EAST LANSING — Back in the days of Wild West
shootouts, one moment of hesitation would lead to a sharp
shooter’s ultimate demise. For the Michigan men’s
tennis team, the hesitation in East Lansing led to an early exit
from the Big Ten Tournament after a 4-2 loss to Michigan State.
The eighth-seeded Wolverines fiercely battled the ninth-seeded
Spartans and forced four matches into a decisive third set.
“It was windy out here and that means you really have to
concentrate,” Michigan coach Mark Mees said.
“You’ve got to look at the ball, and you’ve got
to play smart.”
Michigan played without its top player, junior Michael Rubin. An
injured rib muscle has plagued Rubin, a member of the 2004 All-Big
Ten Conference team, and he was forced to watch the match from the
The No. 1 doubles pair of Michigan freshmen, Ryan Heller and
Brian Hung, toppled Michigan State’s Andrew Formanczyk and
Chris Mitchell 9-7 in the decisive doubles match, giving Michigan
the early 1-0 lead.
But its lead did not last long, as the Spartans won the No. 4
and No. 6 singles matches. Eric Simonton overwhelmed
Michigan’s David Anving 6-2, 6-3 while Michael Flowers
followed with a 6-4, 6-4 win over Josef Fischer.
Heller had a chance to bring Michigan back from behind in the
second set of his match with Mitchell. After a handful of errors
and a faltering serve, Heller saw his 5-4 lead turn into a 6-7 set
loss in a tie breaker.
“He did get a little tentative when he was serving in the
second set,” Mees said. “He kind of let that set get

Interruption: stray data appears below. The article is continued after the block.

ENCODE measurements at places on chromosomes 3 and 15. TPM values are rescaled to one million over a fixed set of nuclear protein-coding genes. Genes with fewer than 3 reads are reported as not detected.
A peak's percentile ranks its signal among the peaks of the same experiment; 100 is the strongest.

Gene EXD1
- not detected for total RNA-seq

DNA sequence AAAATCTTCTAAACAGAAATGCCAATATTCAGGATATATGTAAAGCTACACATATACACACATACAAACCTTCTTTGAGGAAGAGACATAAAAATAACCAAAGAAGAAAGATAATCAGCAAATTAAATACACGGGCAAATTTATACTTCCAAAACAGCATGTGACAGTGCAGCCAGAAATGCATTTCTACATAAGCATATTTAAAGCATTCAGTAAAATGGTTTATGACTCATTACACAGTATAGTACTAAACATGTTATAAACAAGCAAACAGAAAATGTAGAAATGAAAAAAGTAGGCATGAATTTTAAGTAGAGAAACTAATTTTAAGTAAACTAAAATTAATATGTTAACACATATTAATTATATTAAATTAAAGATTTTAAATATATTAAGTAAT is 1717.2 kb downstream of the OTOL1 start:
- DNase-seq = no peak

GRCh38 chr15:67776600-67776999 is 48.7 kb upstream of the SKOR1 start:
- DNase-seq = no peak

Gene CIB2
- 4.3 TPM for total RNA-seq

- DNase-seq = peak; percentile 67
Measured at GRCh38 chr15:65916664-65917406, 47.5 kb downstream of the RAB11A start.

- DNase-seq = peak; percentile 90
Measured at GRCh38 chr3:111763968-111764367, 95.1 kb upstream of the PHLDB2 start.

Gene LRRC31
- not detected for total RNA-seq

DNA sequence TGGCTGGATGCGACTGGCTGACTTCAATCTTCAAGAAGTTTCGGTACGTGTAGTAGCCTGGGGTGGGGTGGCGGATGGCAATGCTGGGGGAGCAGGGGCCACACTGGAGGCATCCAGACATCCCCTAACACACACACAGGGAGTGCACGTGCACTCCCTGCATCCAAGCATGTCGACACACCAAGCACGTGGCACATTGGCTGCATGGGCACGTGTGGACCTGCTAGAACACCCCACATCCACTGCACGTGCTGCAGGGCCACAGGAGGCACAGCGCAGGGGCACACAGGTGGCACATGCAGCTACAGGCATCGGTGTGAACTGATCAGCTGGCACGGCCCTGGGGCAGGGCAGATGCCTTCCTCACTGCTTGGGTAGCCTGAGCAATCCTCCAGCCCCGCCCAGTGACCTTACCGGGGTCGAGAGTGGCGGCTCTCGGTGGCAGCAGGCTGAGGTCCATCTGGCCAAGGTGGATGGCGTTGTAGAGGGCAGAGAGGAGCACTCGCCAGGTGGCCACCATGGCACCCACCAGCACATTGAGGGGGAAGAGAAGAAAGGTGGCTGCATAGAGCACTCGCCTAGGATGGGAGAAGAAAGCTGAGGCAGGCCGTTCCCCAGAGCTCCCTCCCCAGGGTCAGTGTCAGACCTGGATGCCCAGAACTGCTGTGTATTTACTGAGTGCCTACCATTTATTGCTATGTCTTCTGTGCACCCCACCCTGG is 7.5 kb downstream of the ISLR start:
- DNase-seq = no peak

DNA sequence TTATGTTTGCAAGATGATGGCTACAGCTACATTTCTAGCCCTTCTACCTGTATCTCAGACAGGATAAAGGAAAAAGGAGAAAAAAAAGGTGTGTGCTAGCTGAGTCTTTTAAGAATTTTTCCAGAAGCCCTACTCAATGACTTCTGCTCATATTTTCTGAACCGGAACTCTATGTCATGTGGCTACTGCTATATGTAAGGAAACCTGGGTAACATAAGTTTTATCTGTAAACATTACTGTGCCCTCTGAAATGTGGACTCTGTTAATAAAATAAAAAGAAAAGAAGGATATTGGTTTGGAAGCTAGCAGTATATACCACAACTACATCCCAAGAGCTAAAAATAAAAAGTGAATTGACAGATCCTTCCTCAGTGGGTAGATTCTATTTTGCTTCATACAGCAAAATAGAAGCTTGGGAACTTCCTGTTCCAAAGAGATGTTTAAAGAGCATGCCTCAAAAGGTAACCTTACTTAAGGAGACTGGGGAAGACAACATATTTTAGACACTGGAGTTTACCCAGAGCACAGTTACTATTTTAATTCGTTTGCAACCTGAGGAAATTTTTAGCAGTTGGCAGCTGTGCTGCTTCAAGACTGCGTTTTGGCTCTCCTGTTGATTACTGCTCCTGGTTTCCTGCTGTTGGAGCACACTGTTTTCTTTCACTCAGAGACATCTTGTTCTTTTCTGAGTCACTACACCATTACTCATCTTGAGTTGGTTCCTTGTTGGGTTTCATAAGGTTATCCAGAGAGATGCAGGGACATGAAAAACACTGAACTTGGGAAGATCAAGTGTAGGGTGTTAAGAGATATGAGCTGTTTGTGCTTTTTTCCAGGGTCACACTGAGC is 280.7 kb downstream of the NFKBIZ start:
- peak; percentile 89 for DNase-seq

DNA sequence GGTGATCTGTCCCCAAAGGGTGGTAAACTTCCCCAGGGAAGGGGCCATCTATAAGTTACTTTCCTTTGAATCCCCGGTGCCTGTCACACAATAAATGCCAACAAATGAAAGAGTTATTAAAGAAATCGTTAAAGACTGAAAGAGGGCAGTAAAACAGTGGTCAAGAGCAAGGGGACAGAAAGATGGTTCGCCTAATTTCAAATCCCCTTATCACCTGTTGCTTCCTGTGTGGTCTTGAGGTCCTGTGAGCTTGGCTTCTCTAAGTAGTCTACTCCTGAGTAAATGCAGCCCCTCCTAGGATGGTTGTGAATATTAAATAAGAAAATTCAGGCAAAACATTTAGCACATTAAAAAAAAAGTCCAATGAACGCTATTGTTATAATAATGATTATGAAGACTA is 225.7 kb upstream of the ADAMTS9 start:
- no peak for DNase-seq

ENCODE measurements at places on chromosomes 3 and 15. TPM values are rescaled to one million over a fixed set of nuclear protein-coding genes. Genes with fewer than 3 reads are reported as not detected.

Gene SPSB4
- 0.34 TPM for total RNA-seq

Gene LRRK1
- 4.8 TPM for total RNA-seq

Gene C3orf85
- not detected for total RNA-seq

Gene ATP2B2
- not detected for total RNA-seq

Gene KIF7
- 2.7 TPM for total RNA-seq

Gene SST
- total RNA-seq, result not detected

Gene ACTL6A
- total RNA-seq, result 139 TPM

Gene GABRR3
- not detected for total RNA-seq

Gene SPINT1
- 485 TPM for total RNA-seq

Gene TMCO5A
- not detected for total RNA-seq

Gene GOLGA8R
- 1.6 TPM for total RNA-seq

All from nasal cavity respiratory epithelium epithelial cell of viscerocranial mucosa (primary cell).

Heller came back for the third set fired up.
“What time is it?” a teammate barked from the
sideline. “Break time,” Heller replied with a
Heller went beyond breaking the serve. He won the final set 6-1
with an inspired performance, giving Michigan its second and final
point of the day.
“(Heller) is a fiery guy. He thrives in situations where
it is pretty emotional,” Mees said.
Another valiant attempt at a comeback came from Steve Peretz in
No. 5 singles. After dropping the first set 6-4, Peretz pushed the
match to a decisive third set, but he was unable to overcome
Michigan State’s Joseph McWilliams and lost the third set
“You can’t keep thinking about consequences,”
Mees said. “You can’t let stuff creep into your
Playing in the top spot against Fromanczyk, senior Anthony
Jackson fell behind 4-0 early in the first set before mounting a
comeback to win the second set. The match was eventually abandoned
when the outcome of the meet was determined. The match will likely
mark the end of the Michigan co-captain’s collegiate career,
as the Wolverines are unlikely to receive a bid for the NCAA
Tournament. He finishes with a 72-63 record in four years as a
regular in Mees’ line-up.
“(Anthony’s) been a big part of our program for the
last few years,” Mees said. “We all enjoyed having him
around, and he’s going to be missed.”
The Wolverines await the draw for the NCAA Tournament, which
will be announced tomorrow.